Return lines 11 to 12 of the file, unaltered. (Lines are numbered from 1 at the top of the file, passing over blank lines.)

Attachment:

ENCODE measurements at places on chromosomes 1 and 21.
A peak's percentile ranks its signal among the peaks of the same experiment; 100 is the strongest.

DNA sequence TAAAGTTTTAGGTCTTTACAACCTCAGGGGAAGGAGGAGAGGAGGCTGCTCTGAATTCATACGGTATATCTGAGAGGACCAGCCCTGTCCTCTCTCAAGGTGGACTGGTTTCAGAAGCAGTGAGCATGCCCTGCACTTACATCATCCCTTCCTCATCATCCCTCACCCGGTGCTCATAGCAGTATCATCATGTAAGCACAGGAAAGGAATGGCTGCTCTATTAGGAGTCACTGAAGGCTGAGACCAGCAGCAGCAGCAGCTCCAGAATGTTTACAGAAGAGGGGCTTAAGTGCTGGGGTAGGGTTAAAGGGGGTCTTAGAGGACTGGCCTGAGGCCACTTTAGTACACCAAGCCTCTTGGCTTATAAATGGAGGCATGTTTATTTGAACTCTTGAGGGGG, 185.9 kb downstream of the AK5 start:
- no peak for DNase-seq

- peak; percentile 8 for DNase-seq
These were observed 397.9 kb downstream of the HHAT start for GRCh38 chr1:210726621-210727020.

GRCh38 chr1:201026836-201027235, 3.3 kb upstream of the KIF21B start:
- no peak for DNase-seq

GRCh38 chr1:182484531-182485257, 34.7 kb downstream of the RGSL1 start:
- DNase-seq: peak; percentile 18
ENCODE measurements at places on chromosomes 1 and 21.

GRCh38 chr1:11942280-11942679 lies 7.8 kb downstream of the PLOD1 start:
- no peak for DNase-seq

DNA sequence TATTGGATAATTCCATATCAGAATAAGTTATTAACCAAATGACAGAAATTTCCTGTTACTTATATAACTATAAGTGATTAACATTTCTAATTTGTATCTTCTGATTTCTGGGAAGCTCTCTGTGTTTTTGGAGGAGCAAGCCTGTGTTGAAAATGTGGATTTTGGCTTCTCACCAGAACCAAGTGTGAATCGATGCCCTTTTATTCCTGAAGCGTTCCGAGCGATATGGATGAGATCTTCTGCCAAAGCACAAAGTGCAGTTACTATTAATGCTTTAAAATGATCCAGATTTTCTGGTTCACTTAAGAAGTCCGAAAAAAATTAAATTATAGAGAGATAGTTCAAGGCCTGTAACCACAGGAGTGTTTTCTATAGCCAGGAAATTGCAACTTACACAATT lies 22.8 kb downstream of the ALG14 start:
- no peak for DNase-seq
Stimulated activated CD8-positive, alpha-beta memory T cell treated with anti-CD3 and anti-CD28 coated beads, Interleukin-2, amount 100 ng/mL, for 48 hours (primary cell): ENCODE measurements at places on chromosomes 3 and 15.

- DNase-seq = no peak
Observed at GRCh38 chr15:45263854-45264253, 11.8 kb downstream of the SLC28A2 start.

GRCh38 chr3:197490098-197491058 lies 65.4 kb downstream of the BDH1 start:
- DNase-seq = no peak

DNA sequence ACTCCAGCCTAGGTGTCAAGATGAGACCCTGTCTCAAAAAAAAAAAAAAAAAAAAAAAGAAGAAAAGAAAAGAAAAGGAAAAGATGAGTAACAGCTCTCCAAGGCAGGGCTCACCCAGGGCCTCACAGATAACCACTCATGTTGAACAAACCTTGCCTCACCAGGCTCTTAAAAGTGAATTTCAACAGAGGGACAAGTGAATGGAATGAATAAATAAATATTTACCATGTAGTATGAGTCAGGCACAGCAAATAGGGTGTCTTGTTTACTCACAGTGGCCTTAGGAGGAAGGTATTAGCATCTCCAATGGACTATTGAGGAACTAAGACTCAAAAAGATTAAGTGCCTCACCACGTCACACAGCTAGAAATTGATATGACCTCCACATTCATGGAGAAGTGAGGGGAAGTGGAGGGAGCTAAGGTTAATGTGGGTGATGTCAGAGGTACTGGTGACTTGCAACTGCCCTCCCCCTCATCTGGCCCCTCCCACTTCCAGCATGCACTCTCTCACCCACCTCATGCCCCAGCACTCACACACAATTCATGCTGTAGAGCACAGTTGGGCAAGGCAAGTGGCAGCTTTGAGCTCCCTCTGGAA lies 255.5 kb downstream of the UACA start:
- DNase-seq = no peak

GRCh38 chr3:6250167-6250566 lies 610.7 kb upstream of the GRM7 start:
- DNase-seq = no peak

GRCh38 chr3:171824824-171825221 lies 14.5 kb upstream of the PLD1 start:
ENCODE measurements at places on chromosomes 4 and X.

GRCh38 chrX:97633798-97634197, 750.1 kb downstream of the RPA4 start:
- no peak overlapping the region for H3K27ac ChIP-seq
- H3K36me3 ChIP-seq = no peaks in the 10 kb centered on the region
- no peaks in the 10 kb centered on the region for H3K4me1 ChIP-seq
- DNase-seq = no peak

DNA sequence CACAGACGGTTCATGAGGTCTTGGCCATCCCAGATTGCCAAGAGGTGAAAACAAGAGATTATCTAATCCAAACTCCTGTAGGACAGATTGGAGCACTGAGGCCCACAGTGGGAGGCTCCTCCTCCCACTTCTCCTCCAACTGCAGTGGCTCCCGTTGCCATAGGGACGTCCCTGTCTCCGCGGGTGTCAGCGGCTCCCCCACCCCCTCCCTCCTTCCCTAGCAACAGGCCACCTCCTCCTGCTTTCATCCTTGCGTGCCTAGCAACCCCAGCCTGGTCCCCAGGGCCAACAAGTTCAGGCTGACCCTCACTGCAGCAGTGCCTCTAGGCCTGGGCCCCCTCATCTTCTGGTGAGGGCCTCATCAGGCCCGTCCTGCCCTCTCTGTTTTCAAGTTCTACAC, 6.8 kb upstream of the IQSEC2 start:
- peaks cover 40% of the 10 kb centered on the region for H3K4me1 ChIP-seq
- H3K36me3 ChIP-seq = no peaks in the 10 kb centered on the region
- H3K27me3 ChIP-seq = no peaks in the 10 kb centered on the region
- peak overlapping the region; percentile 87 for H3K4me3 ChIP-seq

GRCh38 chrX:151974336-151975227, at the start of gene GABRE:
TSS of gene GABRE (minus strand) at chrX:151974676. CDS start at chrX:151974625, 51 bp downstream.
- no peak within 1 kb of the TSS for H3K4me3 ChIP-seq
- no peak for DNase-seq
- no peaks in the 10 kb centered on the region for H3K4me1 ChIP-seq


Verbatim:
ENCODE measurements at places on chromosomes 1 and 21.

GRCh38 chr1:11942280-11942679 lies 7.8 kb downstream of the PLOD1 start: